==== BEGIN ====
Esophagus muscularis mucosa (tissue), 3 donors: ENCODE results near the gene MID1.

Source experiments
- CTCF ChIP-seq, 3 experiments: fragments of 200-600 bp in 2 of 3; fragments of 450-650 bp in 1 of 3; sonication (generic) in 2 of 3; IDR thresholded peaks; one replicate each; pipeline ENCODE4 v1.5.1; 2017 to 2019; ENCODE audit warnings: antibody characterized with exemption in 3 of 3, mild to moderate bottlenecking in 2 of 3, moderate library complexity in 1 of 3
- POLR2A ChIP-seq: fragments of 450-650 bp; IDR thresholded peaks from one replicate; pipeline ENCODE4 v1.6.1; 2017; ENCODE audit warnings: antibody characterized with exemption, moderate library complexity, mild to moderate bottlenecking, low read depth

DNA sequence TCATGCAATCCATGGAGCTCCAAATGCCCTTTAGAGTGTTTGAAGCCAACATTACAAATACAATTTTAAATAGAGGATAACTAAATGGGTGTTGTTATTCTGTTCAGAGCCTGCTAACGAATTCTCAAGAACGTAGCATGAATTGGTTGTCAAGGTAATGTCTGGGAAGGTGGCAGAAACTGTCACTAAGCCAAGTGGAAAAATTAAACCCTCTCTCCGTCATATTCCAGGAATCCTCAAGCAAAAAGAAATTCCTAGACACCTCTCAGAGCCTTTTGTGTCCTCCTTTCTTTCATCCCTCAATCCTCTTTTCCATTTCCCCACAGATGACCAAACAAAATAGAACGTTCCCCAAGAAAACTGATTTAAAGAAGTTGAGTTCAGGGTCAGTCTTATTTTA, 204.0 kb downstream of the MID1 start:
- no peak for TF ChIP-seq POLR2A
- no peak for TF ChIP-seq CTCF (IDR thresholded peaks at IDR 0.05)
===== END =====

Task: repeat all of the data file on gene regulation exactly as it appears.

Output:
Esophagus muscularis mucosa (tissue), 3 donors: ENCODE results near the gene MID1.

Source experiments
- CTCF ChIP-seq, 3 experiments: fragments of 200-600 bp in 2 of 3; fragments of 450-650 bp in 1 of 3; sonication (generic) in 2 of 3; IDR thresholded peaks; one replicate each; pipeline ENCODE4 v1.5.1; 2017 to 2019; ENCODE audit warnings: antibody characterized with exemption in 3 of 3, mild to moderate bottlenecking in 2 of 3, moderate library complexity in 1 of 3
- POLR2A ChIP-seq: fragments of 450-650 bp; IDR thresholded peaks from one replicate; pipeline ENCODE4 v1.6.1; 2017; ENCODE audit warnings: antibody characterized with exemption, moderate library complexity, mild to moderate bottlenecking, low read depth

DNA sequence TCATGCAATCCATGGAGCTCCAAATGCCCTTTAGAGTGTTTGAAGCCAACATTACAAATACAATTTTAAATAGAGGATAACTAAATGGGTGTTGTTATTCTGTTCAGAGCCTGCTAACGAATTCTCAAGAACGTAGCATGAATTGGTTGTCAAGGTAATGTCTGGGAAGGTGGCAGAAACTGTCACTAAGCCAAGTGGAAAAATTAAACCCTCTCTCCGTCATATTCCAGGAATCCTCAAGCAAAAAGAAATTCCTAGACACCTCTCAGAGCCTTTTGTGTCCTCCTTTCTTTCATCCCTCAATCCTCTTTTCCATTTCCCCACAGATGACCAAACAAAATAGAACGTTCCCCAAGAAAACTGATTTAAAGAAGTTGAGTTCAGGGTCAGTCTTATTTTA, 204.0 kb downstream of the MID1 start:
- no peak for TF ChIP-seq POLR2A
- no peak for TF ChIP-seq CTCF (IDR thresholded peaks at IDR 0.05)